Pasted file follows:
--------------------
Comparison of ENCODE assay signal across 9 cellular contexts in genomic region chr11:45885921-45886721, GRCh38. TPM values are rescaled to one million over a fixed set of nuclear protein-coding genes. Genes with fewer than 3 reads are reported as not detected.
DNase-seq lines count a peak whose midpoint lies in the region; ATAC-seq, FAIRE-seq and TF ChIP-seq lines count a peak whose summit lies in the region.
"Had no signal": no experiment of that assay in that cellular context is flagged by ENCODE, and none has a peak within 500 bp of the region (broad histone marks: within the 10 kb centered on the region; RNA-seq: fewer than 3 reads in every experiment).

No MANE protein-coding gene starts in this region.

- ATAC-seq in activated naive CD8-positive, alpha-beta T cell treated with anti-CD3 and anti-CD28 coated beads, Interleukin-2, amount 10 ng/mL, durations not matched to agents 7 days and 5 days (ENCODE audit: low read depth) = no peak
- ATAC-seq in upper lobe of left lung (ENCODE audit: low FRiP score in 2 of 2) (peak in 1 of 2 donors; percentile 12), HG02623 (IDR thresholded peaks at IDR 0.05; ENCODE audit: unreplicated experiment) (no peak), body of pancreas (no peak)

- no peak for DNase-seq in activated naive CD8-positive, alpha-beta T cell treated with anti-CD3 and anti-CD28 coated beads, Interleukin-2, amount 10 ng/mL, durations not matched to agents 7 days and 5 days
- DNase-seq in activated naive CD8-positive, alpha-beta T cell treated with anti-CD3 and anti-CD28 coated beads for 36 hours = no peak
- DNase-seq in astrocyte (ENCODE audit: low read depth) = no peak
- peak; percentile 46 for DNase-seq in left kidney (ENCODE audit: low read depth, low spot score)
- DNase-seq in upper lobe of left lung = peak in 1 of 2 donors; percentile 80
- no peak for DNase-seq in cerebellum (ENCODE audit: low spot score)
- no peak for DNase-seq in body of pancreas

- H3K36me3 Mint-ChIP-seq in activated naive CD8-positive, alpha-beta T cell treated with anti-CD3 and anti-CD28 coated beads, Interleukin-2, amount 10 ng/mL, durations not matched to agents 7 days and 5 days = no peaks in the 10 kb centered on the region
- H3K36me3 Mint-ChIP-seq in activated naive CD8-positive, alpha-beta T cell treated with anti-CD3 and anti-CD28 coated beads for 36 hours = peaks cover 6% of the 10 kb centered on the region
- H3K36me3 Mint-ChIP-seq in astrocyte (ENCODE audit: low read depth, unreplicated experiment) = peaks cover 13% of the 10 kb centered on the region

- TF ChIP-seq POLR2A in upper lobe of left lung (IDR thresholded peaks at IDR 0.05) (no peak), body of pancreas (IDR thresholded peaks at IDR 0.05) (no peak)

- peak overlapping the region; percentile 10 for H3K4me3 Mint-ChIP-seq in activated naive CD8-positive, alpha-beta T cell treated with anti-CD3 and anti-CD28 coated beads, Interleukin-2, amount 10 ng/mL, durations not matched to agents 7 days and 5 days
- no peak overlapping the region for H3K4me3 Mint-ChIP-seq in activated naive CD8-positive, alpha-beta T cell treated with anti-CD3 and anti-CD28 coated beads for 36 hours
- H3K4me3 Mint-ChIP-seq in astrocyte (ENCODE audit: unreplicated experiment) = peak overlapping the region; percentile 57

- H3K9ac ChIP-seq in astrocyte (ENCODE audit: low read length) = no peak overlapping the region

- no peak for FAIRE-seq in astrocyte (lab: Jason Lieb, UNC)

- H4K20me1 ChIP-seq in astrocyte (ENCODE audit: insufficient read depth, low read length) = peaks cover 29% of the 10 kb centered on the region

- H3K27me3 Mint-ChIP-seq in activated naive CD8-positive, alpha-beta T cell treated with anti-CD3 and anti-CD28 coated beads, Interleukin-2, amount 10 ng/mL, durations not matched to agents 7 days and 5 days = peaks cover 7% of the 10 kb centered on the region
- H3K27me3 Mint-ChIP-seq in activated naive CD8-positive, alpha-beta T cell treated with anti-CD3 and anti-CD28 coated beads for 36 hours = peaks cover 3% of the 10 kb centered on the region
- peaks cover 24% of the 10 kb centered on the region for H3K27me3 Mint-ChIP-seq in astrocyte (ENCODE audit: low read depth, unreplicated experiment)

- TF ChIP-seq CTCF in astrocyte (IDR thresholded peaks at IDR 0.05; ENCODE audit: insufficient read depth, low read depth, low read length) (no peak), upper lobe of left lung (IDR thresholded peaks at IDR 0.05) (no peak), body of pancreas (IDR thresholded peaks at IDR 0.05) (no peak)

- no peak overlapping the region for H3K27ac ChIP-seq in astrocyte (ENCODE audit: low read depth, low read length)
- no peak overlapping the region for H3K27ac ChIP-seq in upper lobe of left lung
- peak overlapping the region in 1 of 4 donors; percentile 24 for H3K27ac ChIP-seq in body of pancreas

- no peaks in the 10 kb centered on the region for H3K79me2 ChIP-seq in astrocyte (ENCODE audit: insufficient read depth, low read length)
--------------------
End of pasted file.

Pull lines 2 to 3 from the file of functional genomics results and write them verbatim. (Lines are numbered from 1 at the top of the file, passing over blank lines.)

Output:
DNase-seq lines count a peak whose midpoint lies in the region; ATAC-seq, FAIRE-seq and TF ChIP-seq lines count a peak whose summit lies in the region.
"Had no signal": no experiment of that assay in that cellular context is flagged by ENCODE, and none has a peak within 500 bp of the region (broad histone marks: within the 10 kb centered on the region; RNA-seq: fewer than 3 reads in every experiment).